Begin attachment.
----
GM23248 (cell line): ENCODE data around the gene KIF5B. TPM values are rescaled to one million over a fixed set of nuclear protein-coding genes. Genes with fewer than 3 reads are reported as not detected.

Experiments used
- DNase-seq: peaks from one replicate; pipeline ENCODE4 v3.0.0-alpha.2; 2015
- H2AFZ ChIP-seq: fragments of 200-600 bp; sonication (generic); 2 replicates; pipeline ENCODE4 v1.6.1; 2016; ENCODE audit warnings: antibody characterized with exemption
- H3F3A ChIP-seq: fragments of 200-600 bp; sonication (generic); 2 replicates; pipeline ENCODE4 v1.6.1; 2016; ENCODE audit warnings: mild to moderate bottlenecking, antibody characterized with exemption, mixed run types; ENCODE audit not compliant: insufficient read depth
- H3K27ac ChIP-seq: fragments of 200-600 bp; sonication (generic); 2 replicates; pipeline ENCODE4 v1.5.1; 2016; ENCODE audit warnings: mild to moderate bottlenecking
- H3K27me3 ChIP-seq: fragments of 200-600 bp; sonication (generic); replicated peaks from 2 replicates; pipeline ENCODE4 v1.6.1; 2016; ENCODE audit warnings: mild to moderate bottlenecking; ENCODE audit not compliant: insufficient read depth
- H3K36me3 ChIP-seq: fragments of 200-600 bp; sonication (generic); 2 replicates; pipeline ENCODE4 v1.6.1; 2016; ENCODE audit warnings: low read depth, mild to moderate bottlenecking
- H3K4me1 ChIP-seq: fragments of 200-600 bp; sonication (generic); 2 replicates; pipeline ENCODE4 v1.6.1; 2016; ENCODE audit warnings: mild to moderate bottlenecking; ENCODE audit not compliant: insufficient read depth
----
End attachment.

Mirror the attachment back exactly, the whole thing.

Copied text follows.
GM23248 (cell line): ENCODE data around the gene KIF5B. TPM values are rescaled to one million over a fixed set of nuclear protein-coding genes. Genes with fewer than 3 reads are reported as not detected.

Experiments used
- DNase-seq: peaks from one replicate; pipeline ENCODE4 v3.0.0-alpha.2; 2015
- H2AFZ ChIP-seq: fragments of 200-600 bp; sonication (generic); 2 replicates; pipeline ENCODE4 v1.6.1; 2016; ENCODE audit warnings: antibody characterized with exemption
- H3F3A ChIP-seq: fragments of 200-600 bp; sonication (generic); 2 replicates; pipeline ENCODE4 v1.6.1; 2016; ENCODE audit warnings: mild to moderate bottlenecking, antibody characterized with exemption, mixed run types; ENCODE audit not compliant: insufficient read depth
- H3K27ac ChIP-seq: fragments of 200-600 bp; sonication (generic); 2 replicates; pipeline ENCODE4 v1.5.1; 2016; ENCODE audit warnings: mild to moderate bottlenecking
- H3K27me3 ChIP-seq: fragments of 200-600 bp; sonication (generic); replicated peaks from 2 replicates; pipeline ENCODE4 v1.6.1; 2016; ENCODE audit warnings: mild to moderate bottlenecking; ENCODE audit not compliant: insufficient read depth
- H3K36me3 ChIP-seq: fragments of 200-600 bp; sonication (generic); 2 replicates; pipeline ENCODE4 v1.6.1; 2016; ENCODE audit warnings: low read depth, mild to moderate bottlenecking
- H3K4me1 ChIP-seq: fragments of 200-600 bp; sonication (generic); 2 replicates; pipeline ENCODE4 v1.6.1; 2016; ENCODE audit warnings: mild to moderate bottlenecking; ENCODE audit not compliant: insufficient read depth